Logan Morrison, 29, has had an inconsistent career (you can view his career stats here.) He was drafted in 2005 by the then Florida Marlins and spent the 2006 - 2010 seasons in their farm system. An impressive 2010 season at AAA landed him a spot in MLB All-Star Futures Game and a Marlins call up. He ended up finishing the 2010 season in the majors putting up great numbers, giving hope to the Marlins organization. After his solid 2011 season though, Morrison has never gotten back to a consistent level of production. Once his numbers started dropping off, he was traded to the Mariners for the 2014 season. After a decent (1.1 WAR) 2014, he was below replacement level in 2015 with a slash line of .225/.302/.383. To be fair, Safeco field is generally known as a pitchers park. Nonetheless, he continued to be plagued by inconsistent hitting. During the 2015 off season, Morrison was traded in a package deal with current Rays Brad Miller and Danny Farquhar.
Morrison had a roller coaster type of 2016 season. The Rays went out looking for a power hitting first baseman, after having first baseman of different skill sets (Casey Kotchman and James Loney). Many Rays fans (me included) grumbled when he started the season 2 for 44.
He did, however, turn things around. During the stretch in May, he racked up 26 hits in 24 games resulting in a .337 average and a .475 OBP! After his hot May, he leveled out to about a league average player. Morrison finished with a .238 average, which is expected when a hitter trades contact for power numbers. In his defense, his BABIP was under .300 meaning he was getting a bit unlucky on the balls he put in play. He also finished with a disappointing 14 home runs, which is a decrease from his 2015 season with the Mariners. Morrison struck out at a 22.4% rate.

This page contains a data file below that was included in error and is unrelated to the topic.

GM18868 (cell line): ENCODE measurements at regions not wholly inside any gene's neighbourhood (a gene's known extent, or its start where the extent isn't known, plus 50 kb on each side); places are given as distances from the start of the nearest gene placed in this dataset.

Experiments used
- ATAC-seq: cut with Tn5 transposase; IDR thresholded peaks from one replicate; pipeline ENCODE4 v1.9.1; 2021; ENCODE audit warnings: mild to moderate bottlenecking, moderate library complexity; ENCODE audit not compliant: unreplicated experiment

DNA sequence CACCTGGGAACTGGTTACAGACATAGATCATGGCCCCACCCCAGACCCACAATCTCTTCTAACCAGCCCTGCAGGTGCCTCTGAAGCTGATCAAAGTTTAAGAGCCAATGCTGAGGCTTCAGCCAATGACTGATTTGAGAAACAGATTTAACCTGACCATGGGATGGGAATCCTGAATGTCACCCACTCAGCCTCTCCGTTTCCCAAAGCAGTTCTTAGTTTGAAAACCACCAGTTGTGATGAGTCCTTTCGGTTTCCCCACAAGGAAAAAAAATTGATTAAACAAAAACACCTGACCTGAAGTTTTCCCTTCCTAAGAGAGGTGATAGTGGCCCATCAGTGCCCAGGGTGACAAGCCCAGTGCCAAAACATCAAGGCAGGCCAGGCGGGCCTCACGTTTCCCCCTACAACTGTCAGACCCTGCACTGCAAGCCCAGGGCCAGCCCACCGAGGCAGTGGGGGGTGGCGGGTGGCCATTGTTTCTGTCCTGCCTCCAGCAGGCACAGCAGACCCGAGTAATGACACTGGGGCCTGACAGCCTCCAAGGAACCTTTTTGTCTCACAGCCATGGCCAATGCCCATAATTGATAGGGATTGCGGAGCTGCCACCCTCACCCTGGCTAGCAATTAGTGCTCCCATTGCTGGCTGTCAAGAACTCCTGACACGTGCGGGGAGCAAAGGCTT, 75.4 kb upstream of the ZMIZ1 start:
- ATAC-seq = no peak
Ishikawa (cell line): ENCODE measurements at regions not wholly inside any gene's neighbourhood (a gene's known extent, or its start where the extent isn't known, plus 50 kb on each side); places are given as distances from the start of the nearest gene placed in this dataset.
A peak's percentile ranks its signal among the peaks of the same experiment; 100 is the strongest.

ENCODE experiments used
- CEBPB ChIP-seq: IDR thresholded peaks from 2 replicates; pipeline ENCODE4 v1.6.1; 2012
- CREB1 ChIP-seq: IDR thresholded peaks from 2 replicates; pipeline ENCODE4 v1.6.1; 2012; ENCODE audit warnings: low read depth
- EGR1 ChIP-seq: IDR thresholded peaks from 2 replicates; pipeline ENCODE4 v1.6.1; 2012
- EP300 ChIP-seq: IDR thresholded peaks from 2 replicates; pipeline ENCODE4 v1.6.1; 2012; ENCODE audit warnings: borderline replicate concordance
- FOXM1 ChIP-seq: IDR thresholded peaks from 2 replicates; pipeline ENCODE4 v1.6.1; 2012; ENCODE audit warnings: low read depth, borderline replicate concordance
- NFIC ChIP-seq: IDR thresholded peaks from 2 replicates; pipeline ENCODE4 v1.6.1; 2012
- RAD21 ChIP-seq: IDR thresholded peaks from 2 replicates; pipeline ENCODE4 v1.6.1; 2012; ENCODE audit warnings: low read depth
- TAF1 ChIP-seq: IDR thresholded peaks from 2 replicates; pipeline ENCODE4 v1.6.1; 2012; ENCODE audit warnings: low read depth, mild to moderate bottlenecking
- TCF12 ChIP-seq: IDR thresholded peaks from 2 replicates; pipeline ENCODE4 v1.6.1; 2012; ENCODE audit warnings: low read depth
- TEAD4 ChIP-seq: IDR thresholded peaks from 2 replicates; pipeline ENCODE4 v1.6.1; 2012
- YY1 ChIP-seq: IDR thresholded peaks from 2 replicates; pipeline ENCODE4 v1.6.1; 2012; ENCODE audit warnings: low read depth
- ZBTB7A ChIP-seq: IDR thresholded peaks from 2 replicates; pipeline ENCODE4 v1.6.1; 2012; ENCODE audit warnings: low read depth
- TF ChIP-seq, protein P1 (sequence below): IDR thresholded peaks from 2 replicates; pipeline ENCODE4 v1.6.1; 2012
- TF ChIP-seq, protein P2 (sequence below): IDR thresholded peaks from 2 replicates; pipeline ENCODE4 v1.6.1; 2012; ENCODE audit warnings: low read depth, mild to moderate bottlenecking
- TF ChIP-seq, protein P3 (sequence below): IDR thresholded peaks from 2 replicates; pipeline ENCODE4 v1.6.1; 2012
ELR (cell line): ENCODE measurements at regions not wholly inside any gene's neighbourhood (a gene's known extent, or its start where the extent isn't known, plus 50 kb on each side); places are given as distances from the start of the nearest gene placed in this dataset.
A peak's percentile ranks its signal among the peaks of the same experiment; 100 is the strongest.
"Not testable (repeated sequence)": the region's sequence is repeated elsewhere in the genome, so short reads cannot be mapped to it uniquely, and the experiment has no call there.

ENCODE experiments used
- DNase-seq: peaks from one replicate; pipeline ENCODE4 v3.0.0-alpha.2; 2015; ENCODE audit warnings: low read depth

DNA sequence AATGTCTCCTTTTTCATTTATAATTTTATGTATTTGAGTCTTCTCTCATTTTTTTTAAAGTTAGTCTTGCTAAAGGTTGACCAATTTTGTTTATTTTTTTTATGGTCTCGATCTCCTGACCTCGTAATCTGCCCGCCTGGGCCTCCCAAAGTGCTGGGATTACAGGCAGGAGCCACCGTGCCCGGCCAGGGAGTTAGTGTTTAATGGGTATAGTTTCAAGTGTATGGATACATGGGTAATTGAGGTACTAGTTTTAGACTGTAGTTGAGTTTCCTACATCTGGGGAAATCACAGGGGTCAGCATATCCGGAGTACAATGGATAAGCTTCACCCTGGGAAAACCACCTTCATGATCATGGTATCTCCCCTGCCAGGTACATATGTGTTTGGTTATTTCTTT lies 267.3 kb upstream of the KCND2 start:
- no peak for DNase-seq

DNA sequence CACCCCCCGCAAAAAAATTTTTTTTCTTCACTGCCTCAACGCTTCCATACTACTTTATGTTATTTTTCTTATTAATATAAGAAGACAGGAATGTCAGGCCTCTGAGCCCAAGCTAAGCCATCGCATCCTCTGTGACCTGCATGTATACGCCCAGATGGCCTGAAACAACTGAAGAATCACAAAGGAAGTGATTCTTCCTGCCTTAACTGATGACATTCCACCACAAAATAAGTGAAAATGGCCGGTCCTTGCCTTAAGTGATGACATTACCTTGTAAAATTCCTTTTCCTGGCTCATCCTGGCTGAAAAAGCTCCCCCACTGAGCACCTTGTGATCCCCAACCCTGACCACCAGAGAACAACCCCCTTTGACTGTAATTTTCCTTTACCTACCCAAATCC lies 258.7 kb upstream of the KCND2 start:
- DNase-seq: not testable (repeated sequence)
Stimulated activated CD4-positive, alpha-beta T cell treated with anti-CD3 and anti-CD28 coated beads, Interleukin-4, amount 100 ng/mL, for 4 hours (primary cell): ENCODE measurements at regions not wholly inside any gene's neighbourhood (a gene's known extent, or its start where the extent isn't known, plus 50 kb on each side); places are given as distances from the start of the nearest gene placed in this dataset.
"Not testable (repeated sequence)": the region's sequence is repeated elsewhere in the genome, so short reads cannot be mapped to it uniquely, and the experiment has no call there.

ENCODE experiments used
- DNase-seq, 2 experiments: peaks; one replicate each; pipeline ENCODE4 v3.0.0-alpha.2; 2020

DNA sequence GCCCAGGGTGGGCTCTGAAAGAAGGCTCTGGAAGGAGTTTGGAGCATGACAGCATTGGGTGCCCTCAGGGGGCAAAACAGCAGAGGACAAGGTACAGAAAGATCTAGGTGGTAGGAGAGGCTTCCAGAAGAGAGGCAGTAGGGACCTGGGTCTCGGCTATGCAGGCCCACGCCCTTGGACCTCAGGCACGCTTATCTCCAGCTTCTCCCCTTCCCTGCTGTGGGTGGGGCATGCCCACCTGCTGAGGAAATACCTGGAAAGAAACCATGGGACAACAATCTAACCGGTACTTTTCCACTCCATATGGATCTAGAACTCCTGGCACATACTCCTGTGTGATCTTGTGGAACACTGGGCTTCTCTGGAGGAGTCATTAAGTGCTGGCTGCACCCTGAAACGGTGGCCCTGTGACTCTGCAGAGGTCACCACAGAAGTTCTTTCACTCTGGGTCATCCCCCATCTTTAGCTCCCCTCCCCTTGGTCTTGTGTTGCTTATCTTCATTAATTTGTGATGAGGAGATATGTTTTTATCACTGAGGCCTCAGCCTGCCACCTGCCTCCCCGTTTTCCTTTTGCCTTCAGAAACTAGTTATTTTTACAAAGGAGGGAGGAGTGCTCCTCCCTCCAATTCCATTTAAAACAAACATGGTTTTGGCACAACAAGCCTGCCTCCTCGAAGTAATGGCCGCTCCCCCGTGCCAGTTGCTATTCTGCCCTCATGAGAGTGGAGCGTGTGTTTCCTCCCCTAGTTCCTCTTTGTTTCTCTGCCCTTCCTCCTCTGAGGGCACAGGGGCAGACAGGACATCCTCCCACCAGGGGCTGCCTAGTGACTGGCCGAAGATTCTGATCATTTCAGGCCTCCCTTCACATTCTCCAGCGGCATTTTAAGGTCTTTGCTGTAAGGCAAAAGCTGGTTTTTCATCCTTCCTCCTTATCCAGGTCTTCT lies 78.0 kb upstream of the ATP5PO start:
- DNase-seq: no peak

He surprisingly hit better against lefties, hitting .258, while hitting .234 against righties. In 2016 he did show a slightly above average BB% at 9.3% and a great ISO at .176. His 2016 season ISO is an increase of .018 from 2015, meaning he is at least hitting the ball with more power, even if the home runs didn’t show up. He also had a decent wRC+ of 101. His defense at first was pretty much league average. He only committed four errors but with limited range. Overall, Morrison needs to find more consistency if he is to contribute to a successful 2017 campaign.
2017 Season Outlook
Logan Morrison will get the chance to start at first base with Rickie Weeks being more of a utility player with Casey Gillaspie and Jake Bauers being sent down to the minors, and Casey Gillaspie and Jake Bauers waiting in the wings. On the current depth chart, here, Brad Miller and Nick Franklin follow behind him, but neither is likely to be the team’s regular first baseman.
So far this spring Morrison has struggled (3 hits). He still has time to prove himself, and be a valuable asset to the team. In fact, Kevin Cash has even been tinkering with the idea of putting him in the lead-off spot (see link). He is still young enough to produce good numbers, and he has produced well before in the past.
In signing Morrison the Rays must believe he still has the ability to produce, at least until the team is ready to start the clock on Gillaspie (or even Bauers). The Rays must have a productive first baseman this season to be a contender. The Rays will give Morrison the chance to continue playing, but it should be noted that Gillaspie will be the first call up if Morrison does not produce well enough.